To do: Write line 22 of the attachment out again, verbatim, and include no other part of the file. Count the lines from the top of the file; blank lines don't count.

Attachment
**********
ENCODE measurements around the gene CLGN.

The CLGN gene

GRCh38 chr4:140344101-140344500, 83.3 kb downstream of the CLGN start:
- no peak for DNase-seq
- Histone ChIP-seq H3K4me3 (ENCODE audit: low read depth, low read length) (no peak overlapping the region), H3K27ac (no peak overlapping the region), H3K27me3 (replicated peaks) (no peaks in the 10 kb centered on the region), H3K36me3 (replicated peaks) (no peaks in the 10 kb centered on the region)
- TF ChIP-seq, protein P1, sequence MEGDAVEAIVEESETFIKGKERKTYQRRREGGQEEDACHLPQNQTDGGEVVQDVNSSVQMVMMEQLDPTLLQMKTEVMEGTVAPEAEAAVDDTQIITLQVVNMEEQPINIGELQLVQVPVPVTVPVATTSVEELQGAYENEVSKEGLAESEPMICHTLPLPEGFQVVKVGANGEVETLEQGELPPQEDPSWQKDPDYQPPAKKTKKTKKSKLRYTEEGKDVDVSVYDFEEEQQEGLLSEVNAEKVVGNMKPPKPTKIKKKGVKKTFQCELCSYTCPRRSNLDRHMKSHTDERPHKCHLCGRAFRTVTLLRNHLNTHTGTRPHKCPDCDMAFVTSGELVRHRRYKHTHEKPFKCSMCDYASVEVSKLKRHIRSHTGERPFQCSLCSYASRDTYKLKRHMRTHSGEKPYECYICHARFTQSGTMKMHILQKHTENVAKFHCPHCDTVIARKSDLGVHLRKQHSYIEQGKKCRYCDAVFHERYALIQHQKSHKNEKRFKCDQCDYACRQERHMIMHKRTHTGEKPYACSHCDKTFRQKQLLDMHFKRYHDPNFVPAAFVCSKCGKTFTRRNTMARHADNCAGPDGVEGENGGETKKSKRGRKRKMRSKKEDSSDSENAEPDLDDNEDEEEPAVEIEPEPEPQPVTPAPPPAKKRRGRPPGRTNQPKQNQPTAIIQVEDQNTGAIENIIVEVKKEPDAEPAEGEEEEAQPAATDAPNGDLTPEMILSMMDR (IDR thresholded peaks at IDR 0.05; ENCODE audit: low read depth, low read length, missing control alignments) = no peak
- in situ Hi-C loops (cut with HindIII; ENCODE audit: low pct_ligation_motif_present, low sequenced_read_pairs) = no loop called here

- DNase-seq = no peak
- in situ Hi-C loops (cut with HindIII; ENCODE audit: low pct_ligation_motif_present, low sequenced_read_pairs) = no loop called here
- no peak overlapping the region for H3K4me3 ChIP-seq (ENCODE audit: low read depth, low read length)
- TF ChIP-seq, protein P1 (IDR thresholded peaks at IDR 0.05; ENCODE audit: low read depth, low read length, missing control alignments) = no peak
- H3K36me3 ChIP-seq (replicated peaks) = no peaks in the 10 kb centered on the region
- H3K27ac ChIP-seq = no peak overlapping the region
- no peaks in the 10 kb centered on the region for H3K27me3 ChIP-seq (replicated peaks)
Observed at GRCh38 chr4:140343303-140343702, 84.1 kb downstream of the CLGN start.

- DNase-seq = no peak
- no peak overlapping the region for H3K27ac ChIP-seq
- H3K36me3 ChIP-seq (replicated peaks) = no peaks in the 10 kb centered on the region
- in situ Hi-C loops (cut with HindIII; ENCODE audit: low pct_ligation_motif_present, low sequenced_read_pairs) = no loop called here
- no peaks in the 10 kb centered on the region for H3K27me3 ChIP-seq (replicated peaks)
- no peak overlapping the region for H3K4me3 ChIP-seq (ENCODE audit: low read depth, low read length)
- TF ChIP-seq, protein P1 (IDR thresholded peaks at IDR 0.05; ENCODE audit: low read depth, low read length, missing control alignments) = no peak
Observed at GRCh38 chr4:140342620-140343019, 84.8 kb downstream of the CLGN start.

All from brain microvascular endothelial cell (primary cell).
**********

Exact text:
- TF ChIP-seq, protein P1 (IDR thresholded peaks at IDR 0.05; ENCODE audit: low read depth, low read length, missing control alignments) = no peak